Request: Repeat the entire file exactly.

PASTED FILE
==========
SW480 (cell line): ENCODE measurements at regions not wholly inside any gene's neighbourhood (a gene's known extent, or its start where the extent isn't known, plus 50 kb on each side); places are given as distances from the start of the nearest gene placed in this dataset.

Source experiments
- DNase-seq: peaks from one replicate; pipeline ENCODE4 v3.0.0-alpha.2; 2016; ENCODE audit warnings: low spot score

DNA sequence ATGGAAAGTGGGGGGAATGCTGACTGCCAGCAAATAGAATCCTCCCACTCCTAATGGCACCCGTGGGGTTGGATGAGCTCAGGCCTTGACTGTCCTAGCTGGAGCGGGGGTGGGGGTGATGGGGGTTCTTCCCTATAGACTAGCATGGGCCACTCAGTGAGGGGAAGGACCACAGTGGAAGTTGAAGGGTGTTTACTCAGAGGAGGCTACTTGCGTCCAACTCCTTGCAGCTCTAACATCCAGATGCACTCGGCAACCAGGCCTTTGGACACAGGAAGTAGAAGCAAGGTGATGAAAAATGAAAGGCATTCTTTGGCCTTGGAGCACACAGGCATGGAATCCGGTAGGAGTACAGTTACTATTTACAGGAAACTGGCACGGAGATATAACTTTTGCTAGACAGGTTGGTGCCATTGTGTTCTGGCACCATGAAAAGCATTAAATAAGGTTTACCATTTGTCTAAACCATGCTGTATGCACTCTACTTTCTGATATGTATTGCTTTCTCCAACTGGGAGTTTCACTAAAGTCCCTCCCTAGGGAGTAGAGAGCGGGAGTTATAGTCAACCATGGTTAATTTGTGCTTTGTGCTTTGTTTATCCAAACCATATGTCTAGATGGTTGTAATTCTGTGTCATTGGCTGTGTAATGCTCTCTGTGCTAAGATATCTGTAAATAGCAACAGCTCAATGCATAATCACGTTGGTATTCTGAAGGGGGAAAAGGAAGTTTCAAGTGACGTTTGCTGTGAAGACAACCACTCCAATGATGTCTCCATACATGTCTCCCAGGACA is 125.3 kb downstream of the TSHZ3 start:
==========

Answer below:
SW480 (cell line): ENCODE measurements at regions not wholly inside any gene's neighbourhood (a gene's known extent, or its start where the extent isn't known, plus 50 kb on each side); places are given as distances from the start of the nearest gene placed in this dataset.

Source experiments
- DNase-seq: peaks from one replicate; pipeline ENCODE4 v3.0.0-alpha.2; 2016; ENCODE audit warnings: low spot score

DNA sequence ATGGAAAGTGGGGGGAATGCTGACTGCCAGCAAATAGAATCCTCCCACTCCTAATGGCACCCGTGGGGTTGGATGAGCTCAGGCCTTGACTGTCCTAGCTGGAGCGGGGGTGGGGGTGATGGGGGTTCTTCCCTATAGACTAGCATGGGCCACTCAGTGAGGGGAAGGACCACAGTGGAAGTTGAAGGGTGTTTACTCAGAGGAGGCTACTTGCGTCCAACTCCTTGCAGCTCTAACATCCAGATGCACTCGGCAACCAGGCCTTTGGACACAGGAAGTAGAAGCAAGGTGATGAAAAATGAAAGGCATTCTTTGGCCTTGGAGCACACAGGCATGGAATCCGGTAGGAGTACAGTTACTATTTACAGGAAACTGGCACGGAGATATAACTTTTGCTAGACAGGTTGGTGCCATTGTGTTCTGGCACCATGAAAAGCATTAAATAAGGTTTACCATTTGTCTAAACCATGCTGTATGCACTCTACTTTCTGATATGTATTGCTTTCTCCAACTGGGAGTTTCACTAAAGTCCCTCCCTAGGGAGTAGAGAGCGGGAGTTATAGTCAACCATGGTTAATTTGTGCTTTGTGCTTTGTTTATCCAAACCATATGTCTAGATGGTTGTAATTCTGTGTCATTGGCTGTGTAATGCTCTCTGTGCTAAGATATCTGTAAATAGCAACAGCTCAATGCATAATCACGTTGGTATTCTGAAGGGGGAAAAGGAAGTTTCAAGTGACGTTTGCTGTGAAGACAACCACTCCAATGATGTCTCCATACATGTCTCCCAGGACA is 125.3 kb downstream of the TSHZ3 start: